Tuesday, September 13, 2016
The Little Prince Adoption Movie Review
A little girl is spending her summer hunched over school books. Her mother wants her to be successful. They have moved to a new neighborhood in order for the little girl to be able to go to a prestigious school. The Mother has scheduled each hour of the Little Girl’s life to ensure that her daughter’s time won’t be wasted, and that her life will be a success. While The Mother is at work, the Little Girl labors over her lessons, until one day, their eccentric old neighbor, the Aviator, floats the Little Girl a story in a paper airplane. The Aviator tells the Little Girl fanciful stories of The Little Prince, who lived on an asteroid and loved the solitary rose that grew there. The Little Prince could not meet the rose’s demands, so he left, but always viewed the sky more beautiful knowing the rose was up there. The Little Prince would later take drastic measures to be reunified with the rose, but The Aviator isn’t sure whether it ultimately succeeded.
When The Aviator falls ill, the Little Girl tries to find the Little Prince, hoping to save the Aviator. She finds that he has lost his sense of childhood. Before the other adults can make the Little Girl give up her childhood in favor of a no-nonsense adult life, the Little Prince remembers himself. The Little Girl takes him back to his asteroid, and then she and her Mother visit The Aviator in the hospital. The Little Girl will be able to go to the prestigious school while still remaining very much her childlike self.
Adoption is not an element of this story. Kids who have experienced neglect prior to coming into foster care might find some similarities to their own experience. The Little Girl alludes to the fact that her father is absent, and her Mother is gone at work for much of the day. The Little Girl is also being led away from childhood in favor of adult responsibilities; older siblings who have experienced neglect sometimes find themselves taking on adult-level responsibilities for their younger brothers and sisters. One of the tasks for these kids once they’re in a safe and nurturing home is to learn how to be a child again. These kids might connect with the Little Girl as a safe neighbor helps her reclaim some of her childhood.
A fox says something to the Little Prince that seems to mirror the way a family is formed through adoption. The fox says, more or less, “I can’t play with you because I am not tamed. Being tamed means establishing ties. Right now, you’re like a face in a crowd to me, and I am the same to you, but if you tame me, we shall need each other.” The Little Prince has been tamed by his rose (the Aviator tells him, “it is the time you’ve devoted to her that makes her so important.”) Later the Little Girl expresses that she’s been tamed by the Aviator. She is sad to see him in the hospital, and comments “You run the risk of weeping a little if you let yourself get tamed.”
The word choice sounds a little weird to use between people, but the concept is great – we go from needing a “general” someone to needing a specific Someone. Kids initially need a nurturing parent, but eventually they need You. You feel the need to parent, but eventually you need Your Specific Kids. It works that way with spouses and friends and pets and places; our general, categorical needs are replaced by felt needs for specific people, and somehow, that’s a good thing. On Maslow’s Hierarchy of Needs, that’s probably described as someone getting their survival and safety needs met and moving on towards getting their love and belonging needs met. All that, from a fox in an animated movie.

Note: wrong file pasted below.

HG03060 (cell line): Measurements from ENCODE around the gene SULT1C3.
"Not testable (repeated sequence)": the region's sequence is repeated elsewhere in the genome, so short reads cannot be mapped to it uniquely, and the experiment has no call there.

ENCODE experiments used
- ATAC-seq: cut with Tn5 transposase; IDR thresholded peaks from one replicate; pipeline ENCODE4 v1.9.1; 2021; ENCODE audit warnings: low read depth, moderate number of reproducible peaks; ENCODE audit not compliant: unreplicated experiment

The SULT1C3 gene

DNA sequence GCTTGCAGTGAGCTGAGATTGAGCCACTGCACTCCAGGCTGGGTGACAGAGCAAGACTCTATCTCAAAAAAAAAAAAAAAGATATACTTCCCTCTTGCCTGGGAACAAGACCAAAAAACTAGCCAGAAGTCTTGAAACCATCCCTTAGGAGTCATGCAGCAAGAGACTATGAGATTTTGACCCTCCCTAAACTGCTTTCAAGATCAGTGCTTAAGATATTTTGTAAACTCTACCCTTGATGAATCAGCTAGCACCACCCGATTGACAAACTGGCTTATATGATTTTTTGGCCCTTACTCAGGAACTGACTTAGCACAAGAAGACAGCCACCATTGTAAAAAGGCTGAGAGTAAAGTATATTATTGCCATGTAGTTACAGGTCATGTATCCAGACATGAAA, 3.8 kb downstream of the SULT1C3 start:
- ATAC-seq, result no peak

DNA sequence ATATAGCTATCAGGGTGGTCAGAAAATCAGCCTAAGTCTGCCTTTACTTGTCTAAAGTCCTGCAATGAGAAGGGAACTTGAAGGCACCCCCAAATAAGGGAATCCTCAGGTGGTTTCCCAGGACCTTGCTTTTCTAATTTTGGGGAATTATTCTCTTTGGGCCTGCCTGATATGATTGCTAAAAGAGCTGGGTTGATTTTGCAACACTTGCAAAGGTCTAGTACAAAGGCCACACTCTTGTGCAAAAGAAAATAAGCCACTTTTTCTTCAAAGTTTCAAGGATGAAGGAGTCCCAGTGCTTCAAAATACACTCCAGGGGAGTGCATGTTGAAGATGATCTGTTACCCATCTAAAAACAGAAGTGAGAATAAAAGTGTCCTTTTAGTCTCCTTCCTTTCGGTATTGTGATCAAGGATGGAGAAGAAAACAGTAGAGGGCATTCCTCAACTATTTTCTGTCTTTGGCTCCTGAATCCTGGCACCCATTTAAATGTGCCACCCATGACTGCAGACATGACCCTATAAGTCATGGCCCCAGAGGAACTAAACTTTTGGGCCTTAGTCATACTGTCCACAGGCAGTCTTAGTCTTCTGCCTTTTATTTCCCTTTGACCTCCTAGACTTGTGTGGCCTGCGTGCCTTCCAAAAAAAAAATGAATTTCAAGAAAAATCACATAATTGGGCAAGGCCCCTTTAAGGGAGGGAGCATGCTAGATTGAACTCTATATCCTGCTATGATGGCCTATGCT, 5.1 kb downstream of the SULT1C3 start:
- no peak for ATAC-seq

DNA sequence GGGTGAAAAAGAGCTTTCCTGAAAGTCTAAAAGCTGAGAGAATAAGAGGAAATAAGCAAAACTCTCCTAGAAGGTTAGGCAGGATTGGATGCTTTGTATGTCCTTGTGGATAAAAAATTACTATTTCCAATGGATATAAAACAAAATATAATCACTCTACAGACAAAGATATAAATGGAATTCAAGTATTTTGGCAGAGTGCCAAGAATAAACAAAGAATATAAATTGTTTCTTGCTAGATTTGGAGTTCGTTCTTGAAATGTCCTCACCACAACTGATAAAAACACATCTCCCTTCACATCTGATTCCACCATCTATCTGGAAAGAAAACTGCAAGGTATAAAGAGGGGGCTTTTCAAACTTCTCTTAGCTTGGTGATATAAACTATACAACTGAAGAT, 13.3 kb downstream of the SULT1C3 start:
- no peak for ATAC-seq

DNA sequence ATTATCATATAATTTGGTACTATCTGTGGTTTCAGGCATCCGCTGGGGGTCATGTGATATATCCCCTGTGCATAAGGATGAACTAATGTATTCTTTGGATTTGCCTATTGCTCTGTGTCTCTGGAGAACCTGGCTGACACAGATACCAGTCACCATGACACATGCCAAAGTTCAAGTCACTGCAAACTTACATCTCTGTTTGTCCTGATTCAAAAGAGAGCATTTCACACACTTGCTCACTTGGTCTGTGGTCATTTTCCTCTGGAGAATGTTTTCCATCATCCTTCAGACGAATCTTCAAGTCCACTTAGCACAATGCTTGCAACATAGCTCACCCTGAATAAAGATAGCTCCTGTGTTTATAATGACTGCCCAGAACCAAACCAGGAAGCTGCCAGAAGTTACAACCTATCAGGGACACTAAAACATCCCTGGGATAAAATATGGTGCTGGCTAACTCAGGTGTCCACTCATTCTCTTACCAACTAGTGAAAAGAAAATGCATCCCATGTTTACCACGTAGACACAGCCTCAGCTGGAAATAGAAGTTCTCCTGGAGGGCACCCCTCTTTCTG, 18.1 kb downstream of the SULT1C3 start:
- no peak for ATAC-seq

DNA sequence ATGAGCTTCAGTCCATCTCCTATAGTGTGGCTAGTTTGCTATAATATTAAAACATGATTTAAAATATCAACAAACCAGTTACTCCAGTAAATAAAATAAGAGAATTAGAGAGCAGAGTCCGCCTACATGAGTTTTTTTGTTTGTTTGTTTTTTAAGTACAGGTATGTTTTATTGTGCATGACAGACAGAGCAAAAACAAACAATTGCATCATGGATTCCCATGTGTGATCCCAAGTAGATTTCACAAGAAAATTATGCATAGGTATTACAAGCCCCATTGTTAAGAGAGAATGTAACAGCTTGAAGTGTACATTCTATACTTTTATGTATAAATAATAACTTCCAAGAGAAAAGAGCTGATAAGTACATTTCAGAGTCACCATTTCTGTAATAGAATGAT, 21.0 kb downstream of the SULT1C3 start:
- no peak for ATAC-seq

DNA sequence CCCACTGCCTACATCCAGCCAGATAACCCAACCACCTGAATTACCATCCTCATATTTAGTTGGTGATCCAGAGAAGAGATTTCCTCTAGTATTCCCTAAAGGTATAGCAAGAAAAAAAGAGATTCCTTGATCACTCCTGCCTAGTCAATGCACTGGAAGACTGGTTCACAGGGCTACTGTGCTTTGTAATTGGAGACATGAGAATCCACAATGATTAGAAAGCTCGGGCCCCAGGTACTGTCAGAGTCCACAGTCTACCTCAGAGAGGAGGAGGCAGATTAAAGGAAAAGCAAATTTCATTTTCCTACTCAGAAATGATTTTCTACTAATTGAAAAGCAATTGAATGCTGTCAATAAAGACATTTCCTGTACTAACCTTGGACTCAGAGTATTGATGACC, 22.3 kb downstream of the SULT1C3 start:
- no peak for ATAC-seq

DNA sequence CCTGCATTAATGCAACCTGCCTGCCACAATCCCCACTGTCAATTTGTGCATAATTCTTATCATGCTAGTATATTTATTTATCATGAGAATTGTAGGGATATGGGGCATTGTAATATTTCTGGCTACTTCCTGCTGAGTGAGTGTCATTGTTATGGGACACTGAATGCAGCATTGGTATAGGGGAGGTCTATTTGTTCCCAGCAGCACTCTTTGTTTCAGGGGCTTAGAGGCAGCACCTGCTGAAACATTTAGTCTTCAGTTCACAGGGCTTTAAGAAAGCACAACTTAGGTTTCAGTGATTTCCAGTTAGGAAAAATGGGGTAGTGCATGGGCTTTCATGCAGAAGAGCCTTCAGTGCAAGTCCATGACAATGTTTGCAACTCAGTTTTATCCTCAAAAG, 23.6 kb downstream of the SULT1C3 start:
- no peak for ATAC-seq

The Aviator suggests that, if you hold people in your heart, you’ve not lost them and you’ll never be lonely.
The Little Girl is able to regain a sense of her childhood and is still able to attend the prestigious school; in fact, her biggest challenge seems to have been the overexertion imposed on her by her well-intentioned Mother. Her Mother is finally able to join her in stargazing.
The film offers a hopeful distinction: growing up is not a problem; the only problem is forgetting.
The Little Girl spends a lot of time with her neighbor, a strange older man, and her Mother does not know about it. He even takes her in his car to get some pancakes before her Mother even knows that the Little Girl has met him. He is a safe person, but in real life, this could be pretty dangerous.
For a moment, it seems as though the Little Prince agrees to be killed in order to regain an aspect of his childhood, but this does not turn out to be true.
When the Little Girl says she has made a friend, the Mother shows little interest, and only comments that, if the Little Girl studies hard, she can see her friend for a half-hour a week, starting next Summer.
The animation in The Little Prince makes it feel friendly for even very young kids, but it seems like it will be best appreciated by kids ages 8 and up. After watching it, families could talk about how families are formed, the importance of getting to be a kid, and the value of memories. This one is worth checking out, and is available streaming on Netflix.
Questions for Discussion
In what ways should being a kid be like being an adult? In what ways should they be different?
What memories do you like best?
What would it be like to live on your own little asteroid?
What does the fox mean when he talks about being “tamed?” What does the Little Girl mean when she talks about it?
How does a family become a family?